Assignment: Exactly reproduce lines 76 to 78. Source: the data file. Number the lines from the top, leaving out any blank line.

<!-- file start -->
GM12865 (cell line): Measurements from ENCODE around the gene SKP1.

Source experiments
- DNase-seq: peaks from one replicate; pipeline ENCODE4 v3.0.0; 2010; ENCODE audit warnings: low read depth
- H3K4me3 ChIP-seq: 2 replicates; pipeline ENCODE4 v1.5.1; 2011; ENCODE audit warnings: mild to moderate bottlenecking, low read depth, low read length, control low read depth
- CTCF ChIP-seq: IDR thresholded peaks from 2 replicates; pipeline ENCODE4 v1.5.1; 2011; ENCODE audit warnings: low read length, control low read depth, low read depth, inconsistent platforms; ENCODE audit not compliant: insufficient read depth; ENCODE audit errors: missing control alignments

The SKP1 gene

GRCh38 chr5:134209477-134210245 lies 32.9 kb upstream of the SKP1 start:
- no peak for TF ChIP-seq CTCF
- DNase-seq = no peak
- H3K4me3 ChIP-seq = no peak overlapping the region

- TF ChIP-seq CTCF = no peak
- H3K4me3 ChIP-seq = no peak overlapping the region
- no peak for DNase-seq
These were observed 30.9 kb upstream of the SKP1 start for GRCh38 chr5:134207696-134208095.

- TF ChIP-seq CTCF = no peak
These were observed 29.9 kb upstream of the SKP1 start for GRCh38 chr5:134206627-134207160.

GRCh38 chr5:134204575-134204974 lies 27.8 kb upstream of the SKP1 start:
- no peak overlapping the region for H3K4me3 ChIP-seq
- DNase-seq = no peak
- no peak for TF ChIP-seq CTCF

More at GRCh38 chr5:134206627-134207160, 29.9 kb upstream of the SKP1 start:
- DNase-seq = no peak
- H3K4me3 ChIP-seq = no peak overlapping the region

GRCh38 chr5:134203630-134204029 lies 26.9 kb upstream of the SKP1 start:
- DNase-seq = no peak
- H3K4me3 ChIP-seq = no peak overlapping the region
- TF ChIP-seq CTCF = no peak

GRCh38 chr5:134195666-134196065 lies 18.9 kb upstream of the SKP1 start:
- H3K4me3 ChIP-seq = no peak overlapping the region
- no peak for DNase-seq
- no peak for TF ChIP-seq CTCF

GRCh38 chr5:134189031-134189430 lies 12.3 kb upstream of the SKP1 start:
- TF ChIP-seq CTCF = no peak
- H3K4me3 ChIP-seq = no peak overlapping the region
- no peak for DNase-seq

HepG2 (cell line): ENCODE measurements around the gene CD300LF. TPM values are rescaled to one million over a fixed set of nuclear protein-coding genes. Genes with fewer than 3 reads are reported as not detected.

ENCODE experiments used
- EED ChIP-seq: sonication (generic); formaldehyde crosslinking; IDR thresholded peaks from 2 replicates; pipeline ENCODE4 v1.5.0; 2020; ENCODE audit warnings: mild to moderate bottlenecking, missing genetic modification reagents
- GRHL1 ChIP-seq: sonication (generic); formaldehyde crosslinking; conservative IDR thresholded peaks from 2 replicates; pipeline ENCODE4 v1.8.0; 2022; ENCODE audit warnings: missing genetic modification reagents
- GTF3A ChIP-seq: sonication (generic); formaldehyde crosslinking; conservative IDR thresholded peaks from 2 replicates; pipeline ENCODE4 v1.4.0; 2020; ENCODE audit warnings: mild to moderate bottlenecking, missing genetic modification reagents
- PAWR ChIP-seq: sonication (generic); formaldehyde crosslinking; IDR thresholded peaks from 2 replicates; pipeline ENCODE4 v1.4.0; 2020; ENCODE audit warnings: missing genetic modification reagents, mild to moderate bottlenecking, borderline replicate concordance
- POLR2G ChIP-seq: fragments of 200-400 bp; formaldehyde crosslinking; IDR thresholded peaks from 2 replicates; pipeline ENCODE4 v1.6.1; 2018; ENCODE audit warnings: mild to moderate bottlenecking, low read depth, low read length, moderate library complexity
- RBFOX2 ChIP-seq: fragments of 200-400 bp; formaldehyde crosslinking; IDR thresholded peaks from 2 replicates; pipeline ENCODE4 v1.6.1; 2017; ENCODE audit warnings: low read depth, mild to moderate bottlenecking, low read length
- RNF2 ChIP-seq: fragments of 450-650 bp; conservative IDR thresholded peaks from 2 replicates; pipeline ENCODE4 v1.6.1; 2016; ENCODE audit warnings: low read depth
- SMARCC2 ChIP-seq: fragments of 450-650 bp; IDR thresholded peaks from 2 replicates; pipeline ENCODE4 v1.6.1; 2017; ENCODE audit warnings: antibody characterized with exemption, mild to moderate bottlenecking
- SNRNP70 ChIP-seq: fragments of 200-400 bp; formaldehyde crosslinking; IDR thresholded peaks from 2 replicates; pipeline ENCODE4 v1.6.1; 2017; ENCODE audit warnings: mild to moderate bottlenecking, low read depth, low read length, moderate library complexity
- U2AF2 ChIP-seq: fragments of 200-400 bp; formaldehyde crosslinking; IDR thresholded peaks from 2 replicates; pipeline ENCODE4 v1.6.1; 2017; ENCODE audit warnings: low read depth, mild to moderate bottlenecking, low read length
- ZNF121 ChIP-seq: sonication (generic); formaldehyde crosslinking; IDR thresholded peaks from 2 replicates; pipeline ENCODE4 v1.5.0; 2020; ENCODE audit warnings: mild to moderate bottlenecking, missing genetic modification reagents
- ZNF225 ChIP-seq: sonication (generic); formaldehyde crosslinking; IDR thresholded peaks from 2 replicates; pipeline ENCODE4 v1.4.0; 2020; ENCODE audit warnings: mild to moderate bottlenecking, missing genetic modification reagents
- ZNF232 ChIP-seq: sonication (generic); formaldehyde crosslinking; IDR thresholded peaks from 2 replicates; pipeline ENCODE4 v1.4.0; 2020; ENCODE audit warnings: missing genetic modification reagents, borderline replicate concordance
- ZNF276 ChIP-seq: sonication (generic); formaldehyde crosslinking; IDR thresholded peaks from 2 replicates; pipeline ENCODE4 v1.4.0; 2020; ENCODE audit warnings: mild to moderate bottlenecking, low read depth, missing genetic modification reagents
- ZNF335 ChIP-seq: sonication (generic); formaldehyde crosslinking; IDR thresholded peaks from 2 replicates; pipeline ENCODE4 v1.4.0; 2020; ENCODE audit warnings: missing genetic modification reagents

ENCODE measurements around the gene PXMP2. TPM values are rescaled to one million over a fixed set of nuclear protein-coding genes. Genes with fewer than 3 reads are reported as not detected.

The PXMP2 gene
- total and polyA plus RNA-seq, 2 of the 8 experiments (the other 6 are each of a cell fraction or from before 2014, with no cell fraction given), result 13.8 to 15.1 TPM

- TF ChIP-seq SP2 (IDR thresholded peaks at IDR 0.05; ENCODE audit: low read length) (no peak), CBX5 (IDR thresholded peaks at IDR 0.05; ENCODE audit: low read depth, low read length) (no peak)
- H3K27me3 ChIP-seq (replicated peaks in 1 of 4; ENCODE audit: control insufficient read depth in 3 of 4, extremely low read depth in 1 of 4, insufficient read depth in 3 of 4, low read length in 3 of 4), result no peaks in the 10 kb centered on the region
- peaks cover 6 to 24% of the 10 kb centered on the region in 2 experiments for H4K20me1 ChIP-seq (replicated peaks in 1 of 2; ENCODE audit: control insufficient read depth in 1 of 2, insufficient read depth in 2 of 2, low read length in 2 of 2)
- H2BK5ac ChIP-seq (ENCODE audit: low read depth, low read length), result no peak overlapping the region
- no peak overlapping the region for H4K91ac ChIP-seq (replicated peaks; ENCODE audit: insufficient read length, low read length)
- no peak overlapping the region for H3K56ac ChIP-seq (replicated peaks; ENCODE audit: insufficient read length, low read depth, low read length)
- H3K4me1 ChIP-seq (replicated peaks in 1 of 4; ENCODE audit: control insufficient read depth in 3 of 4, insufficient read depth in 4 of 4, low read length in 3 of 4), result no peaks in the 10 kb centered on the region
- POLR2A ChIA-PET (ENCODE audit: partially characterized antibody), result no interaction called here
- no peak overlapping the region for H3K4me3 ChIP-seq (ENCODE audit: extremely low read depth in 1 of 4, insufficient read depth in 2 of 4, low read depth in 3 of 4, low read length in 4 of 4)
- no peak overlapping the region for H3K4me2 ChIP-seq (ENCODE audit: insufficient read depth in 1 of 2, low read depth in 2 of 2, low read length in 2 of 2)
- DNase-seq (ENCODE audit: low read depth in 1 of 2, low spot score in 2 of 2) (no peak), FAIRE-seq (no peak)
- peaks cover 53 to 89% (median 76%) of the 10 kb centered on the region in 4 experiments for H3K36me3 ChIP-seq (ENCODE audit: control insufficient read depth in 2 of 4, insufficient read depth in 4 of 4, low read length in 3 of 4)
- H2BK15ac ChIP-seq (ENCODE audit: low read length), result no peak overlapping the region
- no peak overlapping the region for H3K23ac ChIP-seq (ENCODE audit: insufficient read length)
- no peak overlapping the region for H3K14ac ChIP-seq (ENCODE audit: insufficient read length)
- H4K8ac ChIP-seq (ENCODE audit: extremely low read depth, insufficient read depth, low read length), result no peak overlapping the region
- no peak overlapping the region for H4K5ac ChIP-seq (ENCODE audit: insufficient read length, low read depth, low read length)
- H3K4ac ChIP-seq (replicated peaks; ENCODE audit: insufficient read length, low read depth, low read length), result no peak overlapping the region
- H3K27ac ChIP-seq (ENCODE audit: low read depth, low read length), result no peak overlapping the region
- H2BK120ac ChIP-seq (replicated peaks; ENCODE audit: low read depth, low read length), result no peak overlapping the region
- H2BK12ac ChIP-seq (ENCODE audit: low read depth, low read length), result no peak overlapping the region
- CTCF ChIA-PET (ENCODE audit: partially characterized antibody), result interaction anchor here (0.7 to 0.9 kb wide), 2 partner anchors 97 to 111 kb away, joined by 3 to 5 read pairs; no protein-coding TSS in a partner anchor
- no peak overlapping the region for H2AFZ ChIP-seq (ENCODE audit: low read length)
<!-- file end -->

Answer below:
- H2BK12ac ChIP-seq (ENCODE audit: low read depth, low read length), result no peak overlapping the region
- CTCF ChIA-PET (ENCODE audit: partially characterized antibody), result interaction anchor here (0.7 to 0.9 kb wide), 2 partner anchors 97 to 111 kb away, joined by 3 to 5 read pairs; no protein-coding TSS in a partner anchor
- no peak overlapping the region for H2AFZ ChIP-seq (ENCODE audit: low read length)